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mighty rushing wind,") one hundred or more, in the space of one week, had evidenced a work of grace, begun in their hearts. My neighbors and town's folk, having now a large portion, sat out for the kingdom; I could with more cheerfulness leave them, than ever before; hoping, that He who had begun a good work would "carry it on, unto the day of redemption."
In the month of August, I attended a general meeting in the town of Milton; from thence a second, (of the Christian connection,) in the town of Durham. At the latter place, I had the privilege of seeing, for the last time, our beloved sister Judith Mathers. This young woman had suffered much opposition in the work, "the LouD had appointed her," from her nearest kindred; but she chose rather to forsake them, and her parents, house, than to disobey her Heavenly Father. She therefore for a number of years, had devoted herself to the work, of "exhorting sinners to repentance," from place to place. At this meeting, which I attended with her; she had a "message, the that she wished the privilege of leaving with preachers. After many sighs, groans and tears, too big, as it were, for utterance; she begged permission to go into their "CONFERENCE." This being granted, she left her "last, and dying testimony with us all, (as it proved,) "to be faithful to the LORD JESUS;--and in the discharge of our duly, to precious souls, &c &c. Not long from this, although at the time in perfect health, the solemn tidings reached me, that Judith Mathews, had "finished her course" below. died; while those of her accusers, were far
Of her, either in life or in death,--they, were not worthy.
I visited Newmarket, and saw Jane Perry, the "eastern country," who had travelled some years as a witness for JESUS. (I would, that GOD'S people "all were such as Moses, Aaron and as Miriam were!) I went to Lampry River, and attended one meeting: from thence, I spent some days at Kittery Point, and Old York; saw some embrace the truth: and my work, I now imagined, was ended, in this part of the LORD's Vineyard. I returned home, and spent two weeks with my relations; and was sensible, that the "field of my labors" was now about to be extended,far and wide, as it were, over "the whole creation.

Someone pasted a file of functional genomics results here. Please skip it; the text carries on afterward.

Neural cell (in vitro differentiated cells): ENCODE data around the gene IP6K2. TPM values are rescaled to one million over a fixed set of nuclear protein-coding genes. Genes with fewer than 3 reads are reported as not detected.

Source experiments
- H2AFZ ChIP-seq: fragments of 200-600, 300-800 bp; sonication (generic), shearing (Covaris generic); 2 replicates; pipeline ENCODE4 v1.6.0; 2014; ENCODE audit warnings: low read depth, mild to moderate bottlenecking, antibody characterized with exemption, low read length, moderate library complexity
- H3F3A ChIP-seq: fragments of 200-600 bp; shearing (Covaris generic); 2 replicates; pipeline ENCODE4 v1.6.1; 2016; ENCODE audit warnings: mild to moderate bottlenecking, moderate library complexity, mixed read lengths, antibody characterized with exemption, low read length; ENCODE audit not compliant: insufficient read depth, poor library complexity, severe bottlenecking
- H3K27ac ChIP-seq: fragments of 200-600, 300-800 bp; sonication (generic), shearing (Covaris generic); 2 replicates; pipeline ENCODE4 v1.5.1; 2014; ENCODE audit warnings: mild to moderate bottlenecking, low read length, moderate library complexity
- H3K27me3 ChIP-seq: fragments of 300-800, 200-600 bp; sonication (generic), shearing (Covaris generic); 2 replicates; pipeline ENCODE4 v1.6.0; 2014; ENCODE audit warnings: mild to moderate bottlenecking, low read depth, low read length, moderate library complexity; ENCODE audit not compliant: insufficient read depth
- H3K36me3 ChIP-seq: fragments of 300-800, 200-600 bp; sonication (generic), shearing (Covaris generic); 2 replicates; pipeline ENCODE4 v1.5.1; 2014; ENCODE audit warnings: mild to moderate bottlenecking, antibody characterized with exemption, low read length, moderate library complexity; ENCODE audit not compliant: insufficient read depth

VOYAGE TO BRITISH AMERICA.
Oct. 28th, 1827. Having viewed it, for a considerable space, the order of Divine Providence, that I should visit the eastern part of the State of Maine; I therefore, with that intent, bade my parents and friends in Hampton adieu, and came to Portsmouth; but with some expectation, however, of a return the Spring ensuing.
Nov. 13. I left the harbor of Portsmouth in the schooner Dove, [J. Frisbee master,] and after seven days sail, reached Eastport. Being altogether unaccustomed to this mode of travelling; and no female friend, or acquaintance of any discription, to attend me; I was apprehensive at first, of many inconveniencies by water-sickness,
&c.; but confiding in the Great Controller of all events, my mind, at length, was "kept in perfect peace
At Eastport, I continued three weeks; and held meetings at the Steeple-house, of the Christian Society, with good success. There, I may add, moreover, my joy was full; on beholding the beams of Heavenly day, arising, upon those "islands of the northern sea."
From Eastport I was providentially led to Lubec, into a scattered society of Congregationalists. With them, I labored incessantly for the space of ten weeks; and saw myself, in the end, "from the joy of many," abundantly crowned. At my departure, howbeit, some expressed their thankfulness, by firing a salute of cannon, in the rear! but from the herd, we expect that, "they will turn again and rend" us. Says the Great Master, "me the world cannot receive, because I testify against it, that the words thereof are evil."